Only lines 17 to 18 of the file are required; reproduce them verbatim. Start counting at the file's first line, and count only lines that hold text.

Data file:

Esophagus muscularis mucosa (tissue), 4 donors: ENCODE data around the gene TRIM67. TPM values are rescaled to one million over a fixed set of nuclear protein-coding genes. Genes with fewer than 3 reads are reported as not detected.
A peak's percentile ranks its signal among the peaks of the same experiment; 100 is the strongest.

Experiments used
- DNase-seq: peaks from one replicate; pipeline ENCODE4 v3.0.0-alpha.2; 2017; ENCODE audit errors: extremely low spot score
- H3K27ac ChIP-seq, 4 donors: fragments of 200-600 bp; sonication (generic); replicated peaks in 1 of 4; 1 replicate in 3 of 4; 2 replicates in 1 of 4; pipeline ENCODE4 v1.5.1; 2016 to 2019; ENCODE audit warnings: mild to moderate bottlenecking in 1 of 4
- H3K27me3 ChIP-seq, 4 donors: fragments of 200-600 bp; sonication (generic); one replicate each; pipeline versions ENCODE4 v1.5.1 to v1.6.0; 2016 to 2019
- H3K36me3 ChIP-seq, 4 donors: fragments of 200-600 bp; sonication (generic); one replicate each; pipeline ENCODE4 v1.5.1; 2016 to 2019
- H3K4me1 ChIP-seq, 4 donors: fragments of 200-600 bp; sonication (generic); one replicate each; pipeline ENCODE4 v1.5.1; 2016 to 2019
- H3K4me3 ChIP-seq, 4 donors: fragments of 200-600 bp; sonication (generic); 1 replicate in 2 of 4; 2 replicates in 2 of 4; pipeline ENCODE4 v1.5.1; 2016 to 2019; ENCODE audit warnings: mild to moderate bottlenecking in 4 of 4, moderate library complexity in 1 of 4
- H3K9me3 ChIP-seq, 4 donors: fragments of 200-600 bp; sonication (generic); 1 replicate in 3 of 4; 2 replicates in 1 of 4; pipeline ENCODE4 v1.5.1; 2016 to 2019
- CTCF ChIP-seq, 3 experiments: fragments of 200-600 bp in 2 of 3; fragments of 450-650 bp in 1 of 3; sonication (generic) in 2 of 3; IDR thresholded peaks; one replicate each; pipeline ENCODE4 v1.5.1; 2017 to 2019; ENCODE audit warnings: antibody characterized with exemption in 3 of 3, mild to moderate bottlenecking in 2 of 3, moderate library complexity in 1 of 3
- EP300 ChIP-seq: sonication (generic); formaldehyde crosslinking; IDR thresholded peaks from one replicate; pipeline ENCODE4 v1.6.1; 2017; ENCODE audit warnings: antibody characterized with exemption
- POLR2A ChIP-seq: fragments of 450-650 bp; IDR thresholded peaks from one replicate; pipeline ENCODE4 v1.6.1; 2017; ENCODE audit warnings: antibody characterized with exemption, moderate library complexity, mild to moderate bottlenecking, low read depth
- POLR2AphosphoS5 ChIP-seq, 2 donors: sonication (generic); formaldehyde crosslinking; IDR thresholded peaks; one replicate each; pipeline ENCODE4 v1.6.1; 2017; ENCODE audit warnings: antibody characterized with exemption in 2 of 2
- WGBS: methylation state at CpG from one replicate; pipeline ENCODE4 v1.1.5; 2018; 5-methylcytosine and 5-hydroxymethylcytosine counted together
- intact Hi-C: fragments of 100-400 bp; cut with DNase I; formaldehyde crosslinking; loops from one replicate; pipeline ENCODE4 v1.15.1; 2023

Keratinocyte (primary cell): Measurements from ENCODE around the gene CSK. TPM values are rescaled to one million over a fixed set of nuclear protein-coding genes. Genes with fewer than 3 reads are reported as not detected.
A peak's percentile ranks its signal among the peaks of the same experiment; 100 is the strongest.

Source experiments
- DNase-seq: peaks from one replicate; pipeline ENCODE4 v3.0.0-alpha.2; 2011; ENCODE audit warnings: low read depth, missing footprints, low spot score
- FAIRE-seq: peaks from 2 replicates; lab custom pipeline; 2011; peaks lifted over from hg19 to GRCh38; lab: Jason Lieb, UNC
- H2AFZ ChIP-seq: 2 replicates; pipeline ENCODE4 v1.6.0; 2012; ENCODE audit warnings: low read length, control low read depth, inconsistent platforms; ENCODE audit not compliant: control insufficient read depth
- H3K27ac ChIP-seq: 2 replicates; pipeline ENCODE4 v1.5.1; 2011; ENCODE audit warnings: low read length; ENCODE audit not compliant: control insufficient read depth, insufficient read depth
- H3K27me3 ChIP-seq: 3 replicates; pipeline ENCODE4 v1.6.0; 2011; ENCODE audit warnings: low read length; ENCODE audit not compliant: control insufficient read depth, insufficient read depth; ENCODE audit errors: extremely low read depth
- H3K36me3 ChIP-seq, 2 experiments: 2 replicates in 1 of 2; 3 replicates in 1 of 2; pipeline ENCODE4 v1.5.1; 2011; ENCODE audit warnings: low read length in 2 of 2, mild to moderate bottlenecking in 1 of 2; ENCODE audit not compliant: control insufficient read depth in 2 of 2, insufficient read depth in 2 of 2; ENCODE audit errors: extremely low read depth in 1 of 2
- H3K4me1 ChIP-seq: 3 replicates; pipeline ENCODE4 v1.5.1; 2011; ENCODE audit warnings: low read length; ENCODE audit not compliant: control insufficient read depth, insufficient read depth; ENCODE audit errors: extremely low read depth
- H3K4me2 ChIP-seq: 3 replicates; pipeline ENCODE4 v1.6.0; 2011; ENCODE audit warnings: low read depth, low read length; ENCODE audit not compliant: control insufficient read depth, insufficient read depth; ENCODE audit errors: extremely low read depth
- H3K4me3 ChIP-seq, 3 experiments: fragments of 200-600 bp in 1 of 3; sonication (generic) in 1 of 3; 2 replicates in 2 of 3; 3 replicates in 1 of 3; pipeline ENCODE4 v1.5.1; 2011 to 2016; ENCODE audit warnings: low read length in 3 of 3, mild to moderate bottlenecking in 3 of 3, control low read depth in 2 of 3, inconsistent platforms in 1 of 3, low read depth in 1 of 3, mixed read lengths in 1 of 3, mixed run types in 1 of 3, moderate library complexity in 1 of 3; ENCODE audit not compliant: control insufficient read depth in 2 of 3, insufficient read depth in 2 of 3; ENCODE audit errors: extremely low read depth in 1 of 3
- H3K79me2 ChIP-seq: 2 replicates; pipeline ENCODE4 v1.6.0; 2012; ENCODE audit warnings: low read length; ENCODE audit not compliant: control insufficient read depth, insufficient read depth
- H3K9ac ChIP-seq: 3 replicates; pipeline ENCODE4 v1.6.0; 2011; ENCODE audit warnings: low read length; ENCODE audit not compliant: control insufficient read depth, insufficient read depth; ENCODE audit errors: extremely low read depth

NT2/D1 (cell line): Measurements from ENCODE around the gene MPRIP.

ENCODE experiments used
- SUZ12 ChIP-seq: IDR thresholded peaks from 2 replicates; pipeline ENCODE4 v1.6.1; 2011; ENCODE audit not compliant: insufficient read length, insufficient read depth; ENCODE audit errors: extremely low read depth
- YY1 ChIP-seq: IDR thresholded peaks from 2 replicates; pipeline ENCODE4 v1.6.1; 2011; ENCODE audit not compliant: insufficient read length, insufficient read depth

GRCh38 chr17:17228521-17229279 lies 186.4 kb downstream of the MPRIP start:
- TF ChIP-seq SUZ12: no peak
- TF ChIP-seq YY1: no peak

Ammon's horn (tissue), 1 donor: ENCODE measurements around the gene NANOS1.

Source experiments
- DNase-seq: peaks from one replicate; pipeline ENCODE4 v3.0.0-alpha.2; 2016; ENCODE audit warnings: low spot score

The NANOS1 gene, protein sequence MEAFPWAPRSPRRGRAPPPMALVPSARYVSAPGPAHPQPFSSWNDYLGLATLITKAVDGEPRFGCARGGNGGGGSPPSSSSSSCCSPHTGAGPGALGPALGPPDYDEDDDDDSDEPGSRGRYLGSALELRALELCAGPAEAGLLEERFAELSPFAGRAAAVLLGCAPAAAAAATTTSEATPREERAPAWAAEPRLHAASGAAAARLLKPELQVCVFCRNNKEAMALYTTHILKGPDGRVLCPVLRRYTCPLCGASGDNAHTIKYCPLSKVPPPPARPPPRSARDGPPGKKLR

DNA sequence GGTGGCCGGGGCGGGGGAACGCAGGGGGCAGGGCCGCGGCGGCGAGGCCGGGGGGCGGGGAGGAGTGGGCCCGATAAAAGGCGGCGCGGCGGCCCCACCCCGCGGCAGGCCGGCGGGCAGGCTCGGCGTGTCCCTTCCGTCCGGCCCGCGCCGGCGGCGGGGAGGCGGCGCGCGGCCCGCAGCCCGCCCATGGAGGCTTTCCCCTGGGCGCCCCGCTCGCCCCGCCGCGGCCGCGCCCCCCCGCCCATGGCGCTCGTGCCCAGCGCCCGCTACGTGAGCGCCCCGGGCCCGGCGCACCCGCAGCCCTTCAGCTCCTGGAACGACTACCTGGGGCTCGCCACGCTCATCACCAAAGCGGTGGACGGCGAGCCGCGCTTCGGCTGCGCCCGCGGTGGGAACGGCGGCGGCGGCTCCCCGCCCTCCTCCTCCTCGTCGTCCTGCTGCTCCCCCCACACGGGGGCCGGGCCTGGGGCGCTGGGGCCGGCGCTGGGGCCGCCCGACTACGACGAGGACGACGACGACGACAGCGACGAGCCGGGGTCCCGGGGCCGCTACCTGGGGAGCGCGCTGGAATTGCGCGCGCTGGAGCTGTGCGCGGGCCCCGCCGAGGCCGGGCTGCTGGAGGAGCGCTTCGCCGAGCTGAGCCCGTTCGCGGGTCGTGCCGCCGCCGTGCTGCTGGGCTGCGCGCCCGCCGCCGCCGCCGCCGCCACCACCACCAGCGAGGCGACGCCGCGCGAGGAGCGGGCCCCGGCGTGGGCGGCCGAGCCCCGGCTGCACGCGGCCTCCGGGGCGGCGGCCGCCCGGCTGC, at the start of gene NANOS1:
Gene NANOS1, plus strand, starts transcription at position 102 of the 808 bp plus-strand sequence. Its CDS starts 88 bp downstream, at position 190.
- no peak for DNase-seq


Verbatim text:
Keratinocyte (primary cell): Measurements from ENCODE around the gene CSK. TPM values are rescaled to one million over a fixed set of nuclear protein-coding genes. Genes with fewer than 3 reads are reported as not detected.
A peak's percentile ranks its signal among the peaks of the same experiment; 100 is the strongest.